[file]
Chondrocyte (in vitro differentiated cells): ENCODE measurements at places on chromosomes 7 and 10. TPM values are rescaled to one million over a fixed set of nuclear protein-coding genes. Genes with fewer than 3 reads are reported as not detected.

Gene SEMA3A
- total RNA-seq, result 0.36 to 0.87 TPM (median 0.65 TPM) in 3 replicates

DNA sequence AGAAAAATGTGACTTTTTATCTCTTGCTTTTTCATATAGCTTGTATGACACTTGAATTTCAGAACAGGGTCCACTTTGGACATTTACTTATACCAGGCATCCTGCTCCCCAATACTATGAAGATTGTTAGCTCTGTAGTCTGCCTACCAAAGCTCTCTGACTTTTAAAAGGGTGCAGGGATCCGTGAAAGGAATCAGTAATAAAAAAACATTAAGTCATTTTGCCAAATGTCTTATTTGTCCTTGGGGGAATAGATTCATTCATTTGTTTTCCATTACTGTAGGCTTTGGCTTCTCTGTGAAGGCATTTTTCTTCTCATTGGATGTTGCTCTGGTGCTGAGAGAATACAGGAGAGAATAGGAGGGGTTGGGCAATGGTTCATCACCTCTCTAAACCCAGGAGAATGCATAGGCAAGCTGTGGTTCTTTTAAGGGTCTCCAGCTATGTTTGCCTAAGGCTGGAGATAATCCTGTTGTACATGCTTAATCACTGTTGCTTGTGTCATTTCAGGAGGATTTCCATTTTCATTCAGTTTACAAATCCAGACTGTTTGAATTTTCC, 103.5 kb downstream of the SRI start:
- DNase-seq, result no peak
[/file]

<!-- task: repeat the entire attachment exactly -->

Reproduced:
Chondrocyte (in vitro differentiated cells): ENCODE measurements at places on chromosomes 7 and 10. TPM values are rescaled to one million over a fixed set of nuclear protein-coding genes. Genes with fewer than 3 reads are reported as not detected.

Gene SEMA3A
- total RNA-seq, result 0.36 to 0.87 TPM (median 0.65 TPM) in 3 replicates

DNA sequence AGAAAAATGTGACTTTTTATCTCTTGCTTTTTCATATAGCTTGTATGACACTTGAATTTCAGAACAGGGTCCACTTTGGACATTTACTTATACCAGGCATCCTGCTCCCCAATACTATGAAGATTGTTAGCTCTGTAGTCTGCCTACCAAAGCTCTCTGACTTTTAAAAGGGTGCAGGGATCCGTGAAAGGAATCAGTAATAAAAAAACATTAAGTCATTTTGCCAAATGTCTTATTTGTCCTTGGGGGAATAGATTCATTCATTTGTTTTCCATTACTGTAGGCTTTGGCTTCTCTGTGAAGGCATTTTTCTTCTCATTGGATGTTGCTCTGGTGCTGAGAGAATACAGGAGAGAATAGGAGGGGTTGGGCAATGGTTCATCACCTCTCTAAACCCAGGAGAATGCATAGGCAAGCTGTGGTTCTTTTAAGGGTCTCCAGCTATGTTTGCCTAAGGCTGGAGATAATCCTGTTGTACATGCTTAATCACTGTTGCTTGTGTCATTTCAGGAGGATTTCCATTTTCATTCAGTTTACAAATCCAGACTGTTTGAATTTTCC, 103.5 kb downstream of the SRI start:
- DNase-seq, result no peak